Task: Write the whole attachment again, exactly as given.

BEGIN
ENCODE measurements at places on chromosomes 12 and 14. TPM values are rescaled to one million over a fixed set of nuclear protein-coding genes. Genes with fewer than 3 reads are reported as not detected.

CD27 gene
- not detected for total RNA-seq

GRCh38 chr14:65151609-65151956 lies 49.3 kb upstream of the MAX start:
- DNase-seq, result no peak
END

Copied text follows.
ENCODE measurements at places on chromosomes 12 and 14. TPM values are rescaled to one million over a fixed set of nuclear protein-coding genes. Genes with fewer than 3 reads are reported as not detected.

CD27 gene
- not detected for total RNA-seq

GRCh38 chr14:65151609-65151956 lies 49.3 kb upstream of the MAX start:
- DNase-seq, result no peak